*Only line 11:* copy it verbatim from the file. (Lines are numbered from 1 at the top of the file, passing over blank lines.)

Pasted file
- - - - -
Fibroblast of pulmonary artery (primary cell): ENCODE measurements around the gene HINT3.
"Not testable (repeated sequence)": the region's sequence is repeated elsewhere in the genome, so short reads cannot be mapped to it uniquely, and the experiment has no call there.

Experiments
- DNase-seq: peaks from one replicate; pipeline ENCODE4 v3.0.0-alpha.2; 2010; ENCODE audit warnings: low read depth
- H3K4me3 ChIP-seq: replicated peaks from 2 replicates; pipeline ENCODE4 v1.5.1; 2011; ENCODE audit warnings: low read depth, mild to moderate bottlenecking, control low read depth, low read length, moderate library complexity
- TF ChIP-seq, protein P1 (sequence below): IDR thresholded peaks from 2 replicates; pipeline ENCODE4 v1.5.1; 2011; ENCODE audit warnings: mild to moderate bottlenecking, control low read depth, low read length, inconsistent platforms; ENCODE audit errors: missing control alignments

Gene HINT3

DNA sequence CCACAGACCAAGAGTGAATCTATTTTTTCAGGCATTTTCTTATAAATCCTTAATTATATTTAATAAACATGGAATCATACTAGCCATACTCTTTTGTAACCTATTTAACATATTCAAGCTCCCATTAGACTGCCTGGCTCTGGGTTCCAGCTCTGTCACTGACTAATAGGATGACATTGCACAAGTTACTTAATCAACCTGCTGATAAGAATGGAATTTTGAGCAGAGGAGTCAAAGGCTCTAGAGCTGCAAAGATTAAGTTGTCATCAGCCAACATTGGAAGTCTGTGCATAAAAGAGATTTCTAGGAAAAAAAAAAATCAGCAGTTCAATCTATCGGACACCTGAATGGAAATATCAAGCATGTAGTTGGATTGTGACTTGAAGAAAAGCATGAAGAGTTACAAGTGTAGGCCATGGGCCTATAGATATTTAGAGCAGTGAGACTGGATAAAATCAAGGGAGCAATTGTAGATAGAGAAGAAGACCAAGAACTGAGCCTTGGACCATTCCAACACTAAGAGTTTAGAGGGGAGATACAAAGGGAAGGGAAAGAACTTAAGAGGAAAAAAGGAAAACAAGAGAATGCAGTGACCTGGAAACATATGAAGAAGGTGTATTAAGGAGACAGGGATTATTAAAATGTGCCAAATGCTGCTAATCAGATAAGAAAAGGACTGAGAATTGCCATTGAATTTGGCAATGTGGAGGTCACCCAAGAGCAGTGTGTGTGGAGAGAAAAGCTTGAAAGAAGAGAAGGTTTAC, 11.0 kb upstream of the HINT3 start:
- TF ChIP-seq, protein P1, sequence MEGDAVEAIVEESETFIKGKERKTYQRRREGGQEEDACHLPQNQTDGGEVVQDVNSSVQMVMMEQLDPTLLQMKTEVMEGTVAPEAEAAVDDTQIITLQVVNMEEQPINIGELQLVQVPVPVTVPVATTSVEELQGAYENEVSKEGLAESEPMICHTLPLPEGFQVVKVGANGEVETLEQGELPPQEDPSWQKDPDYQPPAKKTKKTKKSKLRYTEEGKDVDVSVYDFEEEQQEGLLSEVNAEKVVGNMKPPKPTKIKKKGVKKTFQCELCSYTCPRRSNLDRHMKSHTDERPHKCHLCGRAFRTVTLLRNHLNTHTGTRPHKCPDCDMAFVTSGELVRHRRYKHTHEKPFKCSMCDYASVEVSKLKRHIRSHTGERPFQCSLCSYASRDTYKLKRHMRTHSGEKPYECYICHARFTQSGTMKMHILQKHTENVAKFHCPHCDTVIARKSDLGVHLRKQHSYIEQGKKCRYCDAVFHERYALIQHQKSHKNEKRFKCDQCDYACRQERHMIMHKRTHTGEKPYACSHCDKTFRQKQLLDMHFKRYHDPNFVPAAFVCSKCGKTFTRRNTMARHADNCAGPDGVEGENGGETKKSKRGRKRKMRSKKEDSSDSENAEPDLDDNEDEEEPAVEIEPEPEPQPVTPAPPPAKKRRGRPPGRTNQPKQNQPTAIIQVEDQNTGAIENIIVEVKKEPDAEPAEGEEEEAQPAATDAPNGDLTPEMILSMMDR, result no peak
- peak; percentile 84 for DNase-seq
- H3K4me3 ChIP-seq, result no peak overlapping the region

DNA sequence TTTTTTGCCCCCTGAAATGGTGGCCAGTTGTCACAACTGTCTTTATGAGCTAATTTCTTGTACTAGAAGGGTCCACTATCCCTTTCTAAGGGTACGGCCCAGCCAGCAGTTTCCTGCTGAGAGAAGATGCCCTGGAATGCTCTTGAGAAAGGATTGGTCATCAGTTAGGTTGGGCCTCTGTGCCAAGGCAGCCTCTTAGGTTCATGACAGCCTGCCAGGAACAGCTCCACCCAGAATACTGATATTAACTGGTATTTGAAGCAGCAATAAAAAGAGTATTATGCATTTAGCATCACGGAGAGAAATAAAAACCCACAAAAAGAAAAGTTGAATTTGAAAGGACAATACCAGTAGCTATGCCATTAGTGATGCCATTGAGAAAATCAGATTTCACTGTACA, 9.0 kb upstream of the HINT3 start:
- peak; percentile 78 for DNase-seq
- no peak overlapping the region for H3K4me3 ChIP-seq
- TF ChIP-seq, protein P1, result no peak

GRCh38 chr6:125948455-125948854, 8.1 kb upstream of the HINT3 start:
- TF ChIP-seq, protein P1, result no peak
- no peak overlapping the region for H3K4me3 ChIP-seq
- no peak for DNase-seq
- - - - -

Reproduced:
- H3K4me3 ChIP-seq, result no peak overlapping the region